U: The Unknown
The rites and rituals of religion work in strange and fascinating ways. As my 7-yr-old, Ava, received the sacrament of First Communion today, we experienced the pomp and circumstance of the whole affair. From the white dresses and pinstriped suits to veils and crosses and turning all eyes of the congregation on them, every one of these children felt something special was about to happen.
Their group of ten got the red carpet treatment in their preparation for this day and during the day itself. The children sat nearest the center aisle with their family filling the pew beside them. The priest came nearer to them for the homily and delivered it in their language, translating “go forth with grace” to something more akin to “be nice to people in school, on the playground and at home.” When they were asked to come in front of the church for a blessing, in ritualistic Catholic form, we all extended our right arm out to hover there for extended prayers.
I remember feeling a little unsure when I first received communion in second grade. Our current church prepared them well – they even got to taste the unconsecrated body and blood prior to the big day, just to alleviate questions and explain how to consume the host and not tip the cup too rapidly and douse your white dress. All actions which would now become weekly rituals for her that symbolize she is more grown-up and responsible for her actions.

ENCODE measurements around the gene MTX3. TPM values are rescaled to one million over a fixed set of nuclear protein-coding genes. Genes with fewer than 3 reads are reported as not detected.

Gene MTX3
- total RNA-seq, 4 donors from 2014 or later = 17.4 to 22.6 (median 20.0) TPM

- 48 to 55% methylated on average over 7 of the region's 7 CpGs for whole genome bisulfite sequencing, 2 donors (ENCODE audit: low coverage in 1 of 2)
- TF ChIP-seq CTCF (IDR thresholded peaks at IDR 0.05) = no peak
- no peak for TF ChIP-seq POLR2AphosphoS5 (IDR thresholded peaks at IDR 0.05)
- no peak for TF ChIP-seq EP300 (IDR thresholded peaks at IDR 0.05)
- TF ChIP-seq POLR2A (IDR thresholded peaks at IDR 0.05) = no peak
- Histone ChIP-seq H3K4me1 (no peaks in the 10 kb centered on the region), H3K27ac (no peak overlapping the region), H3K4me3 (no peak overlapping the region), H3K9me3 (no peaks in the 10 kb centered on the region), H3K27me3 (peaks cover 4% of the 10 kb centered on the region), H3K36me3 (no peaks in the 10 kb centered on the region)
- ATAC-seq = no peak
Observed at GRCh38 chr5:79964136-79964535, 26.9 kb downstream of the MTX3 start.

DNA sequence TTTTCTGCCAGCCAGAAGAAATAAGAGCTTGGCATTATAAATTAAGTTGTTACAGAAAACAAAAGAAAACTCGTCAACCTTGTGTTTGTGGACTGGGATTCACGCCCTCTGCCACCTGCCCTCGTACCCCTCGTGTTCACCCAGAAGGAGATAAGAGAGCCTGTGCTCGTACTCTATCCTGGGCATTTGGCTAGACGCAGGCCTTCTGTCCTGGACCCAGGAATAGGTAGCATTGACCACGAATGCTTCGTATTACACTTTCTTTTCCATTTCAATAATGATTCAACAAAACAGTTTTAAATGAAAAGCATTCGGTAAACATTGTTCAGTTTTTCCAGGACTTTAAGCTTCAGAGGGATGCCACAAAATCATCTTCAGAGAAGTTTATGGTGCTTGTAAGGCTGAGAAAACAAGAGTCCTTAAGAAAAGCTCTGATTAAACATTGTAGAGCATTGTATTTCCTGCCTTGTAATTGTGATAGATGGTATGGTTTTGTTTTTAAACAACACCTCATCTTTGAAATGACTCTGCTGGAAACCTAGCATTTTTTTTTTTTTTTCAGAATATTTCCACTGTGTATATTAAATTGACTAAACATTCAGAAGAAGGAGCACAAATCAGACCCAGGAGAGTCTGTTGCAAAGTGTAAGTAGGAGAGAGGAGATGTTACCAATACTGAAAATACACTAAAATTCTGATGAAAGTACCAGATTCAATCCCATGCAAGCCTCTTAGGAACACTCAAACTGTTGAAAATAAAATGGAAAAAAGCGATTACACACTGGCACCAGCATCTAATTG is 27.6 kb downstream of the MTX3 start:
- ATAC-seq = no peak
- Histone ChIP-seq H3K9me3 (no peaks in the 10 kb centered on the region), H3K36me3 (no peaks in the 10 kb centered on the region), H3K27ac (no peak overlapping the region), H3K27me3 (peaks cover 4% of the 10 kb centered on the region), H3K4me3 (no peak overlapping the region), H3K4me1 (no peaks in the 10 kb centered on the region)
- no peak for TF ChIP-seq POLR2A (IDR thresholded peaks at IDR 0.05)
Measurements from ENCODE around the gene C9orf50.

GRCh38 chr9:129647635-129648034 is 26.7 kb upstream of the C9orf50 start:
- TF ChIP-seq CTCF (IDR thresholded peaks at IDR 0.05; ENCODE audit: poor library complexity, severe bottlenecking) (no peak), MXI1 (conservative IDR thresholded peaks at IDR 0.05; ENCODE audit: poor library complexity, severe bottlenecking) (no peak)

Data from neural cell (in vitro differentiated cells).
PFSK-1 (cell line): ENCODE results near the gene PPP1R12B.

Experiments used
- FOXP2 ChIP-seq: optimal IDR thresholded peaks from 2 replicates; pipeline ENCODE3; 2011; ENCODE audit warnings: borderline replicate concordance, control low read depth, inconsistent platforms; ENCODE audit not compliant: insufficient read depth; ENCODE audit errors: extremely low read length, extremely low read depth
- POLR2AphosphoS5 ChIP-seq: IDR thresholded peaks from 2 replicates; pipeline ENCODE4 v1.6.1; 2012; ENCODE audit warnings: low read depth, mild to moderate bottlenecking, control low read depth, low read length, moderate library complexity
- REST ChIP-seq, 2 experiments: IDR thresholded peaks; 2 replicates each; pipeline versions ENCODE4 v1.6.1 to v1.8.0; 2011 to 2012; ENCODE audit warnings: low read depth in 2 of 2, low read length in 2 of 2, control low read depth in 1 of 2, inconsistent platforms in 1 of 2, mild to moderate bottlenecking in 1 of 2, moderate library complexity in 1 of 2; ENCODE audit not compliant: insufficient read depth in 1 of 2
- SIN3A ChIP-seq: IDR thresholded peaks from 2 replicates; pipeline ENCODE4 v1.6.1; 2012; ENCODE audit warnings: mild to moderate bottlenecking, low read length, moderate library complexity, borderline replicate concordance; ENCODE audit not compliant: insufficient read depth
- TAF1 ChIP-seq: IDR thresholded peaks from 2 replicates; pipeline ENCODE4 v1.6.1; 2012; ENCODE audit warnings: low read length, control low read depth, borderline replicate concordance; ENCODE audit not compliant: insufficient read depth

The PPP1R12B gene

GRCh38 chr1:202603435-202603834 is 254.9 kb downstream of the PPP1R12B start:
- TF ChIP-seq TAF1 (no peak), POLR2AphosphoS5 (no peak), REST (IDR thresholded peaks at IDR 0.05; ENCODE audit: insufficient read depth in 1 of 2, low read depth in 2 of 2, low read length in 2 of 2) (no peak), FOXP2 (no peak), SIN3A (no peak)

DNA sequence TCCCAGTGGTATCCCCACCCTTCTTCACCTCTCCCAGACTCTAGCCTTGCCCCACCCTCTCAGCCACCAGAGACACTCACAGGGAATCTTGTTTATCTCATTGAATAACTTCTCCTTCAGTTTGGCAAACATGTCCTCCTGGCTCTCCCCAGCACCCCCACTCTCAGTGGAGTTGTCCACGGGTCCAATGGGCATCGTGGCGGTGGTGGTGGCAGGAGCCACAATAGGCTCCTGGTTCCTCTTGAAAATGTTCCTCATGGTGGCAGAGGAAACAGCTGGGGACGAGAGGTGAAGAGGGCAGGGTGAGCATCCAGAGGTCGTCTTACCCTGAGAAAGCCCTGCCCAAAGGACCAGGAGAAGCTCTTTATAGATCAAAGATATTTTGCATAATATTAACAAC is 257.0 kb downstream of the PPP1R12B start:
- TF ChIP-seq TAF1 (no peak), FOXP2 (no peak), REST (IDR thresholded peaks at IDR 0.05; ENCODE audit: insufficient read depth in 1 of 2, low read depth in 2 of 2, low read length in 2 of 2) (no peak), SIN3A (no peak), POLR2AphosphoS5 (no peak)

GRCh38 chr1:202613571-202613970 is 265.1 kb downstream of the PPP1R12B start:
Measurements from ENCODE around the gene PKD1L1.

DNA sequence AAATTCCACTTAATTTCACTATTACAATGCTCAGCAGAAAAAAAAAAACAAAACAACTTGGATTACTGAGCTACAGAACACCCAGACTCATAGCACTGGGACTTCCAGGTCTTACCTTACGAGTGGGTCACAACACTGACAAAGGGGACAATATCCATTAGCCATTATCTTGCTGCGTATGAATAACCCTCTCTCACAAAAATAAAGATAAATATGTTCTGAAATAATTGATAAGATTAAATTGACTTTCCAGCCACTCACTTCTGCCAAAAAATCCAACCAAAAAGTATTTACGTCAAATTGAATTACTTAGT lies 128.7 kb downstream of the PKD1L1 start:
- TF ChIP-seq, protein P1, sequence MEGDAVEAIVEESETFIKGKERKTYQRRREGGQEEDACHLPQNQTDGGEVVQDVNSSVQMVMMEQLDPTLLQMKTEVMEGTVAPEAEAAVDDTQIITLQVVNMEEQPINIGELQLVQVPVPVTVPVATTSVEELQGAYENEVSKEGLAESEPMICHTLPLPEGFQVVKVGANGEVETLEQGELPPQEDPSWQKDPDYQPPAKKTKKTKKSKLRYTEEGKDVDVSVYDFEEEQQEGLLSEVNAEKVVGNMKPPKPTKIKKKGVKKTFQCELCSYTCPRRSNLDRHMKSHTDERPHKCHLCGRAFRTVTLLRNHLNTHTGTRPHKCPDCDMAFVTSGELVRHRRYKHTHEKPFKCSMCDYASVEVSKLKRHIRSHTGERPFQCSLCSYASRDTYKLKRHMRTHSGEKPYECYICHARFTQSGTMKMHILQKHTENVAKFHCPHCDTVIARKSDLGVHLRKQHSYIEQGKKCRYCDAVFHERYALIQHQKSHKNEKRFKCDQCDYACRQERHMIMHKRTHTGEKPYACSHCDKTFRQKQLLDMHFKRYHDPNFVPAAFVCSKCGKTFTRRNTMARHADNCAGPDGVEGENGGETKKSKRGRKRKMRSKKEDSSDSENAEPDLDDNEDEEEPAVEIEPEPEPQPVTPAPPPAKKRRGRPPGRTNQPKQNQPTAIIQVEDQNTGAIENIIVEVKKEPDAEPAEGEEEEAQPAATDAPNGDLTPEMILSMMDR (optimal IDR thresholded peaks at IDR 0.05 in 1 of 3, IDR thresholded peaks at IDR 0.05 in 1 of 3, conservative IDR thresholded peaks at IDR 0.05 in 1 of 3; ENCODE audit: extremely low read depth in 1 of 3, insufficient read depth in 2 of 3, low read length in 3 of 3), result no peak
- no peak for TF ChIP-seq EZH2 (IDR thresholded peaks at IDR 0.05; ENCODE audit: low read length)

I remember her saying to me one afternoon last month, “Things are really getting serious now.” She was referring to her pending first communion, taking on the science fair and graduating from second grade. Silence kind of lingered. There wasn’t sadness or excitement in her voice, rather just a statement.
Today there was supposed to be a statement by her in the form of “Amen,” or I believe, when presented with the host. A confidence, acceptance and conviction needed to be conveyed like we practiced. She bowed, took her correctly positioned right hand out from under her left and reached to move the host into her mouth. Believe me I watched from beside not behind her and I cannot say that I saw her lips move with that phrase. I believe her later when she says she did. She side-stepped to the blood of Christ, still consuming the host. She stood there quite a while, taking her time. I nudged her to give encouragement that this should happen now.
It happened. It’s official. The priest crowned them duchesses and dukes of the church. We gather for a little reception there then head back with family to our house for brunch and celebration. Gifts are first (thank you Apostle Books and Gifts in Minnetonka). She thoughtfully reads each card and considers each gift. Then comes the ritualistic food: ham sandwiches, deviled eggs (by 5-yr-old Calvin), and cake, er, cupcakes (by Sweet Retreat).
During brunch, Ava’s brother, Calvin, who I thought was a bit uninterested all day due to some subtle body language I was picking up on, was paying attention after all. Before anyone knew what he was up to, he grabbed the crystal candy dish filled with jelly beans and preceded to present them to the party guests as the body of Christ. Some devout Catholics in the group were waivering on what to do, but I think the seriousness with which he approached the task ensured their consumption.
After all of the circumstance, for some, there was another ritual – – a Sunday nap. Albeit naps were cut short for Ava’s Spring dance performance. A big day for her no doubt. As we were getting ready to turn in for the night, Ava and I smiled to overhear Calvin in his room to the tune of “Glory to God in the Highest and Peace to his People on Earth…,” in his version, “Morning to God in the Highest…” And while we do a lot of questioning of rituals in this household, this song from him sounded so sweet and reminded me that out of ritual comes discovery, comfort and peace.